To be honest, it seemed warped and twisted that these same people were calling each other to say that my Mom was dead, but never called her when she was dying, and never called me or my siblings to comfort us. That one cousin called me, as I arrived home from hospice and changed my clothes, for the first time in four days, and I was so grateful for that call, that I cried throughout our conversation. In the days and weeks after, there were thoughtful Facebook messages posted, and one card from family, but no one called. It struck me, over and over and over, how strange that was… that a lifetime of ties, seemed to mean little other than Facebook messages in the end. The cousin who called and I are close in age; and while she is another branch of cousins, we’ve shared many things as we’ve aged. I might have predicted she would call, but I never predicted that no one else would… It was the final step in accepting that what I once believed in, does not exist any longer, the way I believed it did when I was young.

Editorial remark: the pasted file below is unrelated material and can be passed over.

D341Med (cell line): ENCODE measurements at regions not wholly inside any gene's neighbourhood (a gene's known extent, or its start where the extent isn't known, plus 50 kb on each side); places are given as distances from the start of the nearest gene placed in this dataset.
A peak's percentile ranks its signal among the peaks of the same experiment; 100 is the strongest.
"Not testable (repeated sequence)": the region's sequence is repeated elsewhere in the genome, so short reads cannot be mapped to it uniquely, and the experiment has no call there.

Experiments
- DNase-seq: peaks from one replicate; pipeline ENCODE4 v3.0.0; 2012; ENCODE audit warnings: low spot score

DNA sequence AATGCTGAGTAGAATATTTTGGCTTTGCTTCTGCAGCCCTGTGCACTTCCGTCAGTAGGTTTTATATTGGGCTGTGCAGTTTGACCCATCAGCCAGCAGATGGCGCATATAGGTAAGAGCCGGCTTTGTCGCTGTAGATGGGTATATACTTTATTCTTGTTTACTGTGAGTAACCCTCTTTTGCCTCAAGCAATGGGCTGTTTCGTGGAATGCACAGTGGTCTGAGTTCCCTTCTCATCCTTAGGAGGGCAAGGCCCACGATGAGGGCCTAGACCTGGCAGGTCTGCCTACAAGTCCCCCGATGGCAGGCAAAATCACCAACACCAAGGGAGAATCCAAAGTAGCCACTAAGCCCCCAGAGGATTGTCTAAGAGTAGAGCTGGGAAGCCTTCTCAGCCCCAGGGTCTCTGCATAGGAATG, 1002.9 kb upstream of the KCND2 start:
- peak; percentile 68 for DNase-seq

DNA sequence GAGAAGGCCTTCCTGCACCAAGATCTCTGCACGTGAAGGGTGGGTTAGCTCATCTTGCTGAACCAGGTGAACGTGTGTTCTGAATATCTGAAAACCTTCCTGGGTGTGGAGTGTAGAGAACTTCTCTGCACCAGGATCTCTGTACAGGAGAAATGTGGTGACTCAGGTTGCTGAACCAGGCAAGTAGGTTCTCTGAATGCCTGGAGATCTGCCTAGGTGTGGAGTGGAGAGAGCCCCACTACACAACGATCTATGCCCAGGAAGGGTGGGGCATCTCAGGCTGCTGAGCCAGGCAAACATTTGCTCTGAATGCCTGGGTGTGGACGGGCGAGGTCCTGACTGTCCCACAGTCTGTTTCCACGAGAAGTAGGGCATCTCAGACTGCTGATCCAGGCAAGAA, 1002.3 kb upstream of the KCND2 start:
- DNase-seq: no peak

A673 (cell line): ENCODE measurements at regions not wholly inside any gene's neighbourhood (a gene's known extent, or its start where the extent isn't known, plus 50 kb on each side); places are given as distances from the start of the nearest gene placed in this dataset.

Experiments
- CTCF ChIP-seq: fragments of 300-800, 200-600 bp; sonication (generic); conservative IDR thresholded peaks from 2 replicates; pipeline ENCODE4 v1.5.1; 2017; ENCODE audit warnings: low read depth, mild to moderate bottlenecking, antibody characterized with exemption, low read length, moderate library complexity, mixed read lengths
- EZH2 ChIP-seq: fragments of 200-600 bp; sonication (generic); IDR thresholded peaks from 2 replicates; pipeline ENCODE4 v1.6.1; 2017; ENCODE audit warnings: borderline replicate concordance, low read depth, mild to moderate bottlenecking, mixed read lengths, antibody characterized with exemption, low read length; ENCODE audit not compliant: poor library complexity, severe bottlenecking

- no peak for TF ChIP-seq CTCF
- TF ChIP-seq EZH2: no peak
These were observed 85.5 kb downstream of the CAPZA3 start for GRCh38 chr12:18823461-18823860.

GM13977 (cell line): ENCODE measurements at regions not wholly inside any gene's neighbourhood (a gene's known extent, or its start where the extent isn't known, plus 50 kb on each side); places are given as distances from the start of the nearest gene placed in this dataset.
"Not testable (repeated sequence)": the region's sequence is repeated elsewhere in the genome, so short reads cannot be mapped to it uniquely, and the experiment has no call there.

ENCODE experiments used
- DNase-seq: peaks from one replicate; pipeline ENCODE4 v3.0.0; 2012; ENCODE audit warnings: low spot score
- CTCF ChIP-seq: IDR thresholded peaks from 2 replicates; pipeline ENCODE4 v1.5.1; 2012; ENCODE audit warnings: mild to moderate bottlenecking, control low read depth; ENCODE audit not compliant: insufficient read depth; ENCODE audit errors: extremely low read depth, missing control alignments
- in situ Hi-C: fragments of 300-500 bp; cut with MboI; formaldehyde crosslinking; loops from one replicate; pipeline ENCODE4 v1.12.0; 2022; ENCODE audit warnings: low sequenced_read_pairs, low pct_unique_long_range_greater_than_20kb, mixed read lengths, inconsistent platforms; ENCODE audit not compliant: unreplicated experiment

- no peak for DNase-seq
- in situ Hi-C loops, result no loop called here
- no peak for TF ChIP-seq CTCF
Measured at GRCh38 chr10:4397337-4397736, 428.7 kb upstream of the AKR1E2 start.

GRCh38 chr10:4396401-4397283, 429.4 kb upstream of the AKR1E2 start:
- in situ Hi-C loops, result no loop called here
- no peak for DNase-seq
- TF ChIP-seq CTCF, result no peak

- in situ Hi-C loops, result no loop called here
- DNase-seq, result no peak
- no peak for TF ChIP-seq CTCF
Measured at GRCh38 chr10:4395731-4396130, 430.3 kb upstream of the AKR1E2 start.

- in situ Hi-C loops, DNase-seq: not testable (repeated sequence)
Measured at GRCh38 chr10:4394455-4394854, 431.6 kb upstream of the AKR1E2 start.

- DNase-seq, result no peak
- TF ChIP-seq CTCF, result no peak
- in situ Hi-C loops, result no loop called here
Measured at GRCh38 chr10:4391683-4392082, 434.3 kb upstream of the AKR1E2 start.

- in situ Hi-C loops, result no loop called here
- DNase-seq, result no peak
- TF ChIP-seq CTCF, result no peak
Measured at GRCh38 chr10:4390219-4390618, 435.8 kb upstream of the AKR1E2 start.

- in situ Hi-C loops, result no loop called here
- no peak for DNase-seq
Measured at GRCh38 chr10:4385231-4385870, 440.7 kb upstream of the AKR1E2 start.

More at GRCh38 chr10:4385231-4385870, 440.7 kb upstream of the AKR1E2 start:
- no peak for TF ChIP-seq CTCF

When I graduated from high school, my great-grandmother and two aunts sent me a ticket to California, to spend time with them… the first time (really) since my father’s death, when I was ten. Not only had Mom taken us from Dad and his family, he was killed shortly after, and any hope in our young minds of bridging that gap, died with him. We were kids; we didn’t have any clue about those things, and the gulf amongst the adults was too wide. However, at 18, I suddenly had a chance to revisit them, and the place I held in my life for them. It was a wonderful summer, filled with cousins I hadn’t seen in nearly a decade, aunts and uncles, my great-grandmother. So many of the people I’d felt so loved by as a kid, were gone: my father, his parents, a teen cousin that I’d idolized when I was little (also killed young), but here were the ones who remained, there to welcome me home. I felt home. I felt an old familiar love, that had been pushed back for so many years.